Probabilistic Software Testing
A software product is being tested using a probabilistic approach. The test, WHIZ, is developed for this job. Calculations are made of the software and of the costs of such a test. Interpretation of results raises some problems. Suitable for courses in statistics, software engineering, reliability engineering, levels 3-4.
Because it is impossible to deterministically (100%) test the software of the Mark-5 aircraft controller, a probabilistic test (WHIZ) is developed. WHIZ owes its savings in test time to probabilistic analysis. It costs $2.75M to develop and install WHIZ. WHIZ takes 89 days (24 hours/day) to completely test a Mark-5, at a cost of $1,200/hour. The extraordinary gain in speed results from not testing all possible states of the Mark-5 system. Moreover, when bugs are fixed, WHIZ may be resumed from the execution-point where the bug was detected, rather than restarting at time-zero as in the "brute force" (deterministic) method.
It is estimated at >99% confidence (one-sided lower bound) that after WHIZ-testing, the undetected bugs remaining in the Mark-5 (mean time to fault) of 1.0E5 years. A software fault is assumed to cause a failure such that with unit probability (p = 1), a fatal crash of the host airplane will occur. Without WHIZ-testing it is estimated at >99% confidence (one-sided lower bound) that the MTTF is 95 years, based on existing in-house probabilistic tests.
An airplane crash is presumed to cause 350 deaths at $1.25M per death in settlement costs, plus $490M in loss of aircraft and related expenses. The on-board fright recorder is assumed to unfailingly (p = 1) establish the Mark-5 as the cause of the crash when it has in fact failed. In this case, Wondrous Avionics, Inc., manufacturers and distributors of the Mark-5, will incur all costs due to the crash. (Product liability insurance is not feasible.)
Assume that the installed base for the Mark-5 will "ramp" linearly from zero to 250 installed units in three years. Assume that each Mark-5 is vulnerable to causing an airplane crash for 11 hours of each calendar day, and that the process is Poisson. Ignore the time-value (rate of return) of capital in the economic analysis. Assume that WHIZ development and testing costs must be absorbed solely by Wondrous Avionics, Inc.
If WHIZ is used, it is done as a qualifying test. That is, only one Mark-5 system is tested with WHIZ. In the problems below, only the software is under consideration. Assume that the hardware and firmware may be analyzed separately.
(a) Based solely on economic analysis. and relative to the in-house test, is WHIZ-testing economically justified?
(b) If not economically justified in (a), and assuming the linear "ramp" continues indefinitely, how many units must be installed to make WHIZ-testing economically justified?
(c) Ignore part (b) in this problem, and consider part (a) and the information supplied relevant to it.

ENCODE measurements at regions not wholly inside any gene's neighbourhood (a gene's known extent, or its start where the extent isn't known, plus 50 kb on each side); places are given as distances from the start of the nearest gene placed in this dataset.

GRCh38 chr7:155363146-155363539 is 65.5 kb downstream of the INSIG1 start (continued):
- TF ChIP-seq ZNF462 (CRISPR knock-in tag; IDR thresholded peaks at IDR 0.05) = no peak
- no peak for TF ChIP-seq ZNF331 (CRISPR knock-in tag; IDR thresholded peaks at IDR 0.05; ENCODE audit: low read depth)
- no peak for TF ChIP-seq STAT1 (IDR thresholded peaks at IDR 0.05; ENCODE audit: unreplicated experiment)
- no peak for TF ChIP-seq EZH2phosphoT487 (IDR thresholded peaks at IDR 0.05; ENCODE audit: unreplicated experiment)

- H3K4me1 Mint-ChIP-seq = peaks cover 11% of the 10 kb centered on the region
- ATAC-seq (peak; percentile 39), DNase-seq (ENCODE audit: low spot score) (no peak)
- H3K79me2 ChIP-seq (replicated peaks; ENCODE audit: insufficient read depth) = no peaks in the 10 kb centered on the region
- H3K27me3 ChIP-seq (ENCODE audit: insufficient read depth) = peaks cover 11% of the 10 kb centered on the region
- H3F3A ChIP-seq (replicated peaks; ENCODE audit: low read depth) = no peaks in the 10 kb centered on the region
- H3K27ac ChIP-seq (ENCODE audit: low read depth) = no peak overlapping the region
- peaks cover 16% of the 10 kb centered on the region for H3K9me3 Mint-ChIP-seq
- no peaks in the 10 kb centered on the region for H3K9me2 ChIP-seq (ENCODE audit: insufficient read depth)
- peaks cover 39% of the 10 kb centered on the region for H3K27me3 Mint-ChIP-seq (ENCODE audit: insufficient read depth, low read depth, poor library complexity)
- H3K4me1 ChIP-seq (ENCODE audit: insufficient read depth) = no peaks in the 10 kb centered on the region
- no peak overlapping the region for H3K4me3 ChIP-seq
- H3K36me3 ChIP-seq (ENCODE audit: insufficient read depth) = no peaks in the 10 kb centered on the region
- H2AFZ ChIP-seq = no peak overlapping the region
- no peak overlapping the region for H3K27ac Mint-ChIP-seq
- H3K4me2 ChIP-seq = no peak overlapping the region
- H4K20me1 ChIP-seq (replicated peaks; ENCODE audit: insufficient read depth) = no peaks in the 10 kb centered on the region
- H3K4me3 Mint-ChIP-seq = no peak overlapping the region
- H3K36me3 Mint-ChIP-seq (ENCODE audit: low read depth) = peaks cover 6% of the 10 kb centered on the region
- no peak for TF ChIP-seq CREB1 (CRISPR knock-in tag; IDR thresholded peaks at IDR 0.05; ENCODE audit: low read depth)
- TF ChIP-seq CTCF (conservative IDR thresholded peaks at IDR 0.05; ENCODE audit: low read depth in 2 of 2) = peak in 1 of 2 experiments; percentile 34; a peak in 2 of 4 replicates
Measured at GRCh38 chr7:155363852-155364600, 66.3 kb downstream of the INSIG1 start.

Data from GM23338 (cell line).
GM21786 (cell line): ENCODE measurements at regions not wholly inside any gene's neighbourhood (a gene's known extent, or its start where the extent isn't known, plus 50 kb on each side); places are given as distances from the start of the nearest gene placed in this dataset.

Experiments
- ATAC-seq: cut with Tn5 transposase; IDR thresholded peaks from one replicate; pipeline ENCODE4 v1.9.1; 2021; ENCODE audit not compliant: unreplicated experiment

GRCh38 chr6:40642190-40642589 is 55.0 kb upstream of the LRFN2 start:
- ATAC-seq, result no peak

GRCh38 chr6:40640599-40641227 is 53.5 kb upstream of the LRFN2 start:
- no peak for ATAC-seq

A modification, WHIZ M2, will cut test time to 65 days and raise the MTTF to 5.70E5 years at >99% confidence (one-sided lower bound). WHIZM2 will cost $1.25M to implement (in addition to the $2.75M development cost of WHIZ), and will cost $1300 per hour to run. Assume WHIZ M2 development will not delay shipment of the Mark-5. All WHIZ and WH1Z M2 costs must be absorbed by Wondrous Avionics, Inc.
If WHIZM2 is used, it is done as a qualifying test. Only one Mark-5 system will be tested with WHIZ M2. Based solely on economic analysis, relative to the in-house test and the WHIZ-test, is WHIZ M2-testing justified?
(d) Comment on the ethical implications of the above scenarios. Is it ethically justifiable to place a dollar value on human life? If so, how should it be computed? In not, how should engineers and society determine the acceptable risk of a particular technology?
Is it ethically justifiable that wondrous Avionics, Inc. absorb all testing costs? Should other entities share these costs? Who? Why? When?
(e) Comment on the relevance of the principle of informed consent as it may relate to the scenarios above. If informed consent is to be invoked, devise a separate plan for so doing where the consent is to be obtained from individually from each of these groups:
- The airplane manufacturer
- The airplane owner and/or operator
- The airplane crew
- The airplane's passengers.
(f) Discuss the practicalities of each of the plans outlined in part (e).
Note: Software testing and maintenance is an extremely complex matter! In the much-simplified treatment above we have attempted to make the problems tractable in the classroom.
Students should be aware that maintenance of software inevitably means revisions to the code and thus retesting. The above problems focus exclusively on software reliability, where in fact hardware and firmware must be included in a reliability assessment. And the action of removing one software bug may generate additional bugs such that the net effect would be an increase in bugs! The development of WHIZ and WHIZ M2 would also involve reliability testing.
(a) Unlike hardware, software does not degenerate when not operating. (Hardware "ages" and "wears," even when on the shelf.) Therefore, operating time, not wall-clock time, is used in calculations. The Poisson model will be applied here. The figure below shows the build up of deployed M^-5 units. The operating hours are found by noting that a Mark-5 is added to the installed tease each t of wall clock time, where:
Then Δ t = (11/24) Δ t = (0.4583)(105.1) = 48.2 hours operating time. We may use the bracket function shown in the figure, or approximate it with a triangle. The sum of the operating hours is then: